A friend of mine, a career soldier, was sent to Iraq late last year. When he is not doing his job he likes to relax and work on his e-zine about the thing he loves the most; playing RPG type games. Before he deployed he got a new Apple iPad. With the advent of WordPress for iOS he was excited to continue his blogging from the front lines.
As it turns out, his dream of doing this 100% from the iPad is not quite working. There are two major stumbling blocks he is encountering. The first is that he is on WordPress.com and not using a WordPress.org site. See a previous article here at WPMods.com to find out what the differences are if you aren’t familiar. One difference is that you can’t pick and choose from the more than 13,000 plugins available and there is no FTP access.
I asked my friend what he uses for creating his blog on the iPad. Here is what he had to say.
The maps were created directly in ArtStudio, text was typed in Pages, PDF was created using Pages, and even this blog post was created using the WordPress app for iPad
The biggest issue, then, is getting the PDFs up onto the site. He can send them via email. He can’t get them on the posts without connecting to a PC. He finds this really frustrating as he like the mobility of the iPad. If he wasn’t on WordPress.com he would have FTP access to WordPress and there are a number of iOS apps he could use. Also, if you already know Safari is on the iPad – it can’t access the files for up load. Let me explain.
Every app in iOS is sandboxed. What this means is that there are walls up where the apps can’t see the allocated data area in the file system of other apps. ArtStudio can’t share data with WordPress for iOS but it can email the art. Some system level resources can be shared, such as the Camera Roll which holds the photos, but not every app has access to that.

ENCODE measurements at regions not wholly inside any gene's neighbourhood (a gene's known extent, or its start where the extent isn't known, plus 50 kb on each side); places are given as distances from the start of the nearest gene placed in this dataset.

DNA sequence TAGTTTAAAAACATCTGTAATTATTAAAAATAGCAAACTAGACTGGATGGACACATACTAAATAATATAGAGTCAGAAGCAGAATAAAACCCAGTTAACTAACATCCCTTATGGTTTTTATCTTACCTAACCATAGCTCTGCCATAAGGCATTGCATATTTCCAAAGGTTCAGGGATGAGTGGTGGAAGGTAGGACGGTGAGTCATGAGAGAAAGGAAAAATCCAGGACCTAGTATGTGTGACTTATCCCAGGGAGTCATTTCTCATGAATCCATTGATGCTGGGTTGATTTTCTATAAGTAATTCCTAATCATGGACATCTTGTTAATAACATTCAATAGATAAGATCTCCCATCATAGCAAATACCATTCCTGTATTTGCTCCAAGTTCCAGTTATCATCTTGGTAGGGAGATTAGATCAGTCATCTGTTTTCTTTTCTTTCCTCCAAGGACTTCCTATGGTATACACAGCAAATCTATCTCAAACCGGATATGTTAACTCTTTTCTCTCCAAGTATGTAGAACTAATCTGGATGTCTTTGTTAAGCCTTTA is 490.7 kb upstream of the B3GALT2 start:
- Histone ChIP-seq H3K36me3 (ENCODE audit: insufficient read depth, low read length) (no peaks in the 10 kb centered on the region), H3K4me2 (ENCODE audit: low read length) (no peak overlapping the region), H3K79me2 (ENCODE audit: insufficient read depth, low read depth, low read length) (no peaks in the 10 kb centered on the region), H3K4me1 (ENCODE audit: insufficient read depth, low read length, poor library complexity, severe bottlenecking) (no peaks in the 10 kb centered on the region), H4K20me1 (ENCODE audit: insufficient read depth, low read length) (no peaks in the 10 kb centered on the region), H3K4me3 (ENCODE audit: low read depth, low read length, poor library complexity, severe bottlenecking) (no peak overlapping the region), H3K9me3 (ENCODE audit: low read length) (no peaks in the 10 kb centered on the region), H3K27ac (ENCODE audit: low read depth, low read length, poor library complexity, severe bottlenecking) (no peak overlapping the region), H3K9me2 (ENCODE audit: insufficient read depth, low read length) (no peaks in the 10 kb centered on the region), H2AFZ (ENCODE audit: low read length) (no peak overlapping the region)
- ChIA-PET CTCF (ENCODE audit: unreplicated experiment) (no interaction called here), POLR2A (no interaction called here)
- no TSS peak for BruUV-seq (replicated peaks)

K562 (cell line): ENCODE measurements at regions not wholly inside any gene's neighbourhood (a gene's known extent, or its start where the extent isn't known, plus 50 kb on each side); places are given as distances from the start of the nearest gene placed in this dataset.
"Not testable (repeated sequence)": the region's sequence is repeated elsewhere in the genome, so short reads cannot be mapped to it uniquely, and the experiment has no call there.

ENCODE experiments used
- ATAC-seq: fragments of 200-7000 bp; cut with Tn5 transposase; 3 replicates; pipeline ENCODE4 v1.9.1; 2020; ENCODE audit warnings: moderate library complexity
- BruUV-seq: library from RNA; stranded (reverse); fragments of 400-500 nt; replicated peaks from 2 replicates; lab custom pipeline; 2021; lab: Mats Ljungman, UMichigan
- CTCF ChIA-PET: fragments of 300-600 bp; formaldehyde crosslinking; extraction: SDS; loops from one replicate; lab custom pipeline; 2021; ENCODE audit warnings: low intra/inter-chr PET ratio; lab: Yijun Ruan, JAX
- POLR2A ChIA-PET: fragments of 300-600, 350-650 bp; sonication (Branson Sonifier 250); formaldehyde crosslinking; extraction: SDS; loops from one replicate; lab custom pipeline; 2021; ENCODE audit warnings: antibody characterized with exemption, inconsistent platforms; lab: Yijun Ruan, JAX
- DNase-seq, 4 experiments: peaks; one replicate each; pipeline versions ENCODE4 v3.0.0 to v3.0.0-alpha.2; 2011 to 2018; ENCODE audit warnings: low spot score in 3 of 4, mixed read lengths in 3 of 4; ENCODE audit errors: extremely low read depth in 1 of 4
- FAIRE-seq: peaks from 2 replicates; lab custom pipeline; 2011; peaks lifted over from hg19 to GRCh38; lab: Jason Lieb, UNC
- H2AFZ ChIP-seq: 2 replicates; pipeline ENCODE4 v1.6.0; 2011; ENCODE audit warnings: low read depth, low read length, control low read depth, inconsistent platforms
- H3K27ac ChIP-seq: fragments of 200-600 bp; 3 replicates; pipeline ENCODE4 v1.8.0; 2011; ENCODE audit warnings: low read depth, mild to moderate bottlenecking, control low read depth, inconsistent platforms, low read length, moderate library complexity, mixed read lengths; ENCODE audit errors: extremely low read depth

We discussed his using DropBox. The problem is getting the files to it. The iPad was designed as a consumption device, not a productivity tool. Now with other tablets coming out and potentially heavy competition from Motorola’s Xoom perhaps Apple will see the light and make it easier to push files generated on the iPad to a public area where other apps can share them. DropBox doesn’t have a native function where files can be emailed to it.
Another iOS app is GoodReader which can get files from your emails and move them but with a lack of FTP access he still misses by the last mile. However, if you are a WordPress.org blogger and would like to blog from the iPad GoodReader is a great app to facilitate getting any file added to your site. It allows you to easily read a large number of important document formats and it has several file transport features. You can literally set up your FTP server and email server in the server pane, find your attachment in email and send to your FTP.
The moral of the story is: Go with WordPress.org and wait for competition to get Apple to change access patterns on the iPad. I probably don’t need to say it but this should also work for the iPhone even though, in my opinion, is a sub-optimal platform for blogging and content creation. Still, good in a pinch.